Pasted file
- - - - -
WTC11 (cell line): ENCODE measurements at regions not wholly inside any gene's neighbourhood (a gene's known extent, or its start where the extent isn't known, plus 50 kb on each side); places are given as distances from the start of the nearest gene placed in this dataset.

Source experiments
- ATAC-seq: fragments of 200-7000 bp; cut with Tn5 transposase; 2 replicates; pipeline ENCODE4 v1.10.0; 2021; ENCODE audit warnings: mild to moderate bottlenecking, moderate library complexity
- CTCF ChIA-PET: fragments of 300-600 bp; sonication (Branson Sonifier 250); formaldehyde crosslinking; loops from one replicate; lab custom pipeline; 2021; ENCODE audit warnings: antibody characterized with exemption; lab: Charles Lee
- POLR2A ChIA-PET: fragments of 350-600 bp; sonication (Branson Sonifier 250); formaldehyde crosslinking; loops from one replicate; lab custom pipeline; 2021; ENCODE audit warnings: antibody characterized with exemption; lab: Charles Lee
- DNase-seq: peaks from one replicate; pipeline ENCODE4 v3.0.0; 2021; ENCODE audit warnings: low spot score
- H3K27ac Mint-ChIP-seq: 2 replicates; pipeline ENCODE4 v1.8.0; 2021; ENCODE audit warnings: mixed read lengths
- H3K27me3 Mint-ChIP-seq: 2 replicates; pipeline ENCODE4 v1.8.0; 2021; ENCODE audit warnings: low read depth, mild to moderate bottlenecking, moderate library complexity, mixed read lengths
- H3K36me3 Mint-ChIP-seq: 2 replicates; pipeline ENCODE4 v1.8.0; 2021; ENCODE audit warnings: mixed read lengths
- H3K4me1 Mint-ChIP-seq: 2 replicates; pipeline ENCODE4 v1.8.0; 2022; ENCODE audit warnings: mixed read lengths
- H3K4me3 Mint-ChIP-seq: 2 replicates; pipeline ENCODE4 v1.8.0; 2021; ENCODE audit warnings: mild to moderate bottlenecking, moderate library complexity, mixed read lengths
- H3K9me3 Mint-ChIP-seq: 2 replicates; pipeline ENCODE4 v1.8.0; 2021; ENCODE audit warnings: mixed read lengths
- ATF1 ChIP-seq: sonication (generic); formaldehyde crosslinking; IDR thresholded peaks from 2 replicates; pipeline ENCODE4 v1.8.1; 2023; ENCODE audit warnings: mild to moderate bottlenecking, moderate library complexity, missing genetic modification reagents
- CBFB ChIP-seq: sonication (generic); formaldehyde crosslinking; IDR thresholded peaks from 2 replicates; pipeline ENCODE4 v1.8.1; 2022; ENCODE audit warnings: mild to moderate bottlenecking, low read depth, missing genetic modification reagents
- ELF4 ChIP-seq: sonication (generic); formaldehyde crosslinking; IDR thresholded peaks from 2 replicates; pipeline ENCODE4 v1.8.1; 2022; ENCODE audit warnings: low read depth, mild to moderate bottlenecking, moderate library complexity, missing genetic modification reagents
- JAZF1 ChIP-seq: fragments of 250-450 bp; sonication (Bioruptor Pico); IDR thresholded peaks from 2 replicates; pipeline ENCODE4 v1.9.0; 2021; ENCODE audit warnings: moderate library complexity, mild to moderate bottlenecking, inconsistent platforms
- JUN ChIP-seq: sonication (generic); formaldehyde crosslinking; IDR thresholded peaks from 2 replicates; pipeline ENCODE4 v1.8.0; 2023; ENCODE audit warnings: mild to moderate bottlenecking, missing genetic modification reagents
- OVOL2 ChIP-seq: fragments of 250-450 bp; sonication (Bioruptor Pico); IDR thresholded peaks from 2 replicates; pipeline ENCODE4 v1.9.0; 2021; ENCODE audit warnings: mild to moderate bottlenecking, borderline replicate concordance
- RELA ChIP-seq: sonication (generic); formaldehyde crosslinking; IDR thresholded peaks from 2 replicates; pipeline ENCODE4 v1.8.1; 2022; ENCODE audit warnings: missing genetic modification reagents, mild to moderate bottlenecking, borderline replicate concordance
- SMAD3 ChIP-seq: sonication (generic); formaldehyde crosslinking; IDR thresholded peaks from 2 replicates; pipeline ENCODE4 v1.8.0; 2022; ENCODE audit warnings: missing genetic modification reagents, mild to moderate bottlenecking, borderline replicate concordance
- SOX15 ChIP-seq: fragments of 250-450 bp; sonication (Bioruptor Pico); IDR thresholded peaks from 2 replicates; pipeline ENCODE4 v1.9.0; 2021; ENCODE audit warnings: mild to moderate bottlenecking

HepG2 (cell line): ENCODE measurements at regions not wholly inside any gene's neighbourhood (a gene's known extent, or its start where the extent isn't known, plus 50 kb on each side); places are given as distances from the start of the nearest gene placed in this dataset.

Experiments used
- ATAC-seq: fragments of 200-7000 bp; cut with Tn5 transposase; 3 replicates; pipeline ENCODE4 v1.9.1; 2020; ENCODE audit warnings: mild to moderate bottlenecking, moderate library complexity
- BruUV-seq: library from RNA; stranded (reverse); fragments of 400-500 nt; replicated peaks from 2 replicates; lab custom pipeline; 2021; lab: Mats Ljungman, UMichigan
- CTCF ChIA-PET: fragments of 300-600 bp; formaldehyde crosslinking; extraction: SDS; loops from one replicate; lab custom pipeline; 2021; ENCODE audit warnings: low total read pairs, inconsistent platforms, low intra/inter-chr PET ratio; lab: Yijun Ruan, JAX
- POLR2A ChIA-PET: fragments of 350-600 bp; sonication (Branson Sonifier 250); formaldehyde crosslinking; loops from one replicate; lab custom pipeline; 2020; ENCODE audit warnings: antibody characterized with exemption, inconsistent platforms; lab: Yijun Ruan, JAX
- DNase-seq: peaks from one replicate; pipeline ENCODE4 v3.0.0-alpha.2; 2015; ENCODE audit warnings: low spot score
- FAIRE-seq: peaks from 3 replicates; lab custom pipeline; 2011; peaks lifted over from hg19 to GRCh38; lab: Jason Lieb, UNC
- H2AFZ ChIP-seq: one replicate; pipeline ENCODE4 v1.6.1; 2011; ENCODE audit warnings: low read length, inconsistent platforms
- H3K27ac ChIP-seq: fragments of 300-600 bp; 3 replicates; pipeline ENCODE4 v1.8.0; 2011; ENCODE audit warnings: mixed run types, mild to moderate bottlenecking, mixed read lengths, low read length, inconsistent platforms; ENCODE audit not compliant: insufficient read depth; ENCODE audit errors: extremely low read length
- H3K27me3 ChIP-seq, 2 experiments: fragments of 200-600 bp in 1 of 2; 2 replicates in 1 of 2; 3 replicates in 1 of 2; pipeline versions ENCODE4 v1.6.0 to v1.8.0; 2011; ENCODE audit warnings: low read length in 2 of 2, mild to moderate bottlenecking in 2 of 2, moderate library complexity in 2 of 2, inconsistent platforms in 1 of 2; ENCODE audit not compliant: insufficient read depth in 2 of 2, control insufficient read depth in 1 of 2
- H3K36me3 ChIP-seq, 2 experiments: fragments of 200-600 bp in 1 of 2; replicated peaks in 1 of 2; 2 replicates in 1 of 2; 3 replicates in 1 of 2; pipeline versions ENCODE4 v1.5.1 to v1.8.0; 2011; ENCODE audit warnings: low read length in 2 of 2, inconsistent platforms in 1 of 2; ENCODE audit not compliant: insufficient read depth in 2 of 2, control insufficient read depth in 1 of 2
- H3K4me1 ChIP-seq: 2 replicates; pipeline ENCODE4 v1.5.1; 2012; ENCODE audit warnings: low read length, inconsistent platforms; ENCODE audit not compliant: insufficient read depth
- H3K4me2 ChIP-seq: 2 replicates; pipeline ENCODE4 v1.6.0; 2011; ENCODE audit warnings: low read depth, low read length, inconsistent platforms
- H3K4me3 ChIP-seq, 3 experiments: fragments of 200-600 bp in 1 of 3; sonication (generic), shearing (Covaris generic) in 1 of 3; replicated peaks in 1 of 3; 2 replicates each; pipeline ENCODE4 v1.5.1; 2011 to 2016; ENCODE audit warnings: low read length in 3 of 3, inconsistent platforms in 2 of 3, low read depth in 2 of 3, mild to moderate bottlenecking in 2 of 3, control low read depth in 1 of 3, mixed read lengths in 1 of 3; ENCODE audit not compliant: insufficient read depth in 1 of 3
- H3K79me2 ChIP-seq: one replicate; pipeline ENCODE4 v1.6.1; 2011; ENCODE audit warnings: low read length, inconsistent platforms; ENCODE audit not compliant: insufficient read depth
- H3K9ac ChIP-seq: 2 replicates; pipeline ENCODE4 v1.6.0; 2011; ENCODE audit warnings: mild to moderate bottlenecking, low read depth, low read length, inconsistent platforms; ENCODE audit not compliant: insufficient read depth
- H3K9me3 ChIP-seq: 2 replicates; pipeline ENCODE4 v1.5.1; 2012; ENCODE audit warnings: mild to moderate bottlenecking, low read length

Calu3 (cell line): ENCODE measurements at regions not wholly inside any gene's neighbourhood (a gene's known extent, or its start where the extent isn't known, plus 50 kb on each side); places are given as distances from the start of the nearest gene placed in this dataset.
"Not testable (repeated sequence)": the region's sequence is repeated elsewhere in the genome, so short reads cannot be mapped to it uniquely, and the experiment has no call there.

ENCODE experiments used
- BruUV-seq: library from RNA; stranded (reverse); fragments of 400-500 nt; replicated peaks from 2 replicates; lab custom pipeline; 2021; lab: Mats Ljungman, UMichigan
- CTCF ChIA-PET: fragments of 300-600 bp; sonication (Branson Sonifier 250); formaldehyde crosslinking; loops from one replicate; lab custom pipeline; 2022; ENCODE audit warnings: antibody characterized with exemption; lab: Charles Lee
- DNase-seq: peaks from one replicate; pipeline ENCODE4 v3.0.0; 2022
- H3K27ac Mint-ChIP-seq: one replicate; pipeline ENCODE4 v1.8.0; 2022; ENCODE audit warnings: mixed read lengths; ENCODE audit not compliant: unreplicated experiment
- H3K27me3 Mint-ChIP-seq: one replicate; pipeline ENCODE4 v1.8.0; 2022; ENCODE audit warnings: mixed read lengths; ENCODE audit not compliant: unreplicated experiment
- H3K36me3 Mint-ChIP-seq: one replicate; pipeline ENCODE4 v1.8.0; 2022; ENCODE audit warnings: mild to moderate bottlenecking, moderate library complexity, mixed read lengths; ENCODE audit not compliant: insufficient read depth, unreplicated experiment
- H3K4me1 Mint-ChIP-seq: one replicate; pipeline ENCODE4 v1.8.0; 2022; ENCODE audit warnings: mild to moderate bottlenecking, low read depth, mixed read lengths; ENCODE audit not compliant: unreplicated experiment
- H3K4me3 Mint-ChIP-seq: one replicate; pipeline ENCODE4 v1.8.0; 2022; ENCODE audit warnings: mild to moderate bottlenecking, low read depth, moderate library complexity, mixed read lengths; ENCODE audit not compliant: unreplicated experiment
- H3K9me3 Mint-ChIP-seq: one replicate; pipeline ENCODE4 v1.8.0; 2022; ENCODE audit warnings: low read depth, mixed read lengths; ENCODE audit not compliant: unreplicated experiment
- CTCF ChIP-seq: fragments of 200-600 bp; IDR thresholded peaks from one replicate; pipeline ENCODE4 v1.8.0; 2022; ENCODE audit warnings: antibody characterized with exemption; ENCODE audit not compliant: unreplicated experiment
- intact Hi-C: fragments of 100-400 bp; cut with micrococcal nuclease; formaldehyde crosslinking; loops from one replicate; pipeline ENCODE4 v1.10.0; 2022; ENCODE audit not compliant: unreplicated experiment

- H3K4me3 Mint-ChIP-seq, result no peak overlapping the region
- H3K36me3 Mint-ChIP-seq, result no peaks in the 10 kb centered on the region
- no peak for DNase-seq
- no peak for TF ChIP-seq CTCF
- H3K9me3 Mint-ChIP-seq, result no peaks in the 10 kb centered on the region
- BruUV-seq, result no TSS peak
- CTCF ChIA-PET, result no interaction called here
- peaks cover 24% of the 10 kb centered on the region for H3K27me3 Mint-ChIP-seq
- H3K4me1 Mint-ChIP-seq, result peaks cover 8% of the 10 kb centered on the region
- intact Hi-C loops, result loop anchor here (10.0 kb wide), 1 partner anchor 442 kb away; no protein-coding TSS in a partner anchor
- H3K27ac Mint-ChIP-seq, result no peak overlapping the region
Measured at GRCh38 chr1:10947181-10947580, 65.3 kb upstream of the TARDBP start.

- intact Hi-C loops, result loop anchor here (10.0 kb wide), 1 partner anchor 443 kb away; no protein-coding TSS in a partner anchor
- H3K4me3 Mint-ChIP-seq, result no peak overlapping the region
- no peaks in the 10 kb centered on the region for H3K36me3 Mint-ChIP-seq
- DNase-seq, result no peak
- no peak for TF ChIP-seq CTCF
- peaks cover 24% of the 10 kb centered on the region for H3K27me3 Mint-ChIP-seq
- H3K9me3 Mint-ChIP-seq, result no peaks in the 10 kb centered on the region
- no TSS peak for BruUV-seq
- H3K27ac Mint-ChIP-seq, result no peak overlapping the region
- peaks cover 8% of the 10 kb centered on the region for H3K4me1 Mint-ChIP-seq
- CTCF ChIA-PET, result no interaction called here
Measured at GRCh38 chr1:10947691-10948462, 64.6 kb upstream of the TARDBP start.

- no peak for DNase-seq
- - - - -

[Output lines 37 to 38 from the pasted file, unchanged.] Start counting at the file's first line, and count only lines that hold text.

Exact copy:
- H3K79me2 ChIP-seq: one replicate; pipeline ENCODE4 v1.6.1; 2011; ENCODE audit warnings: low read length, inconsistent platforms; ENCODE audit not compliant: insufficient read depth
- H3K9ac ChIP-seq: 2 replicates; pipeline ENCODE4 v1.6.0; 2011; ENCODE audit warnings: mild to moderate bottlenecking, low read depth, low read length, inconsistent platforms; ENCODE audit not compliant: insufficient read depth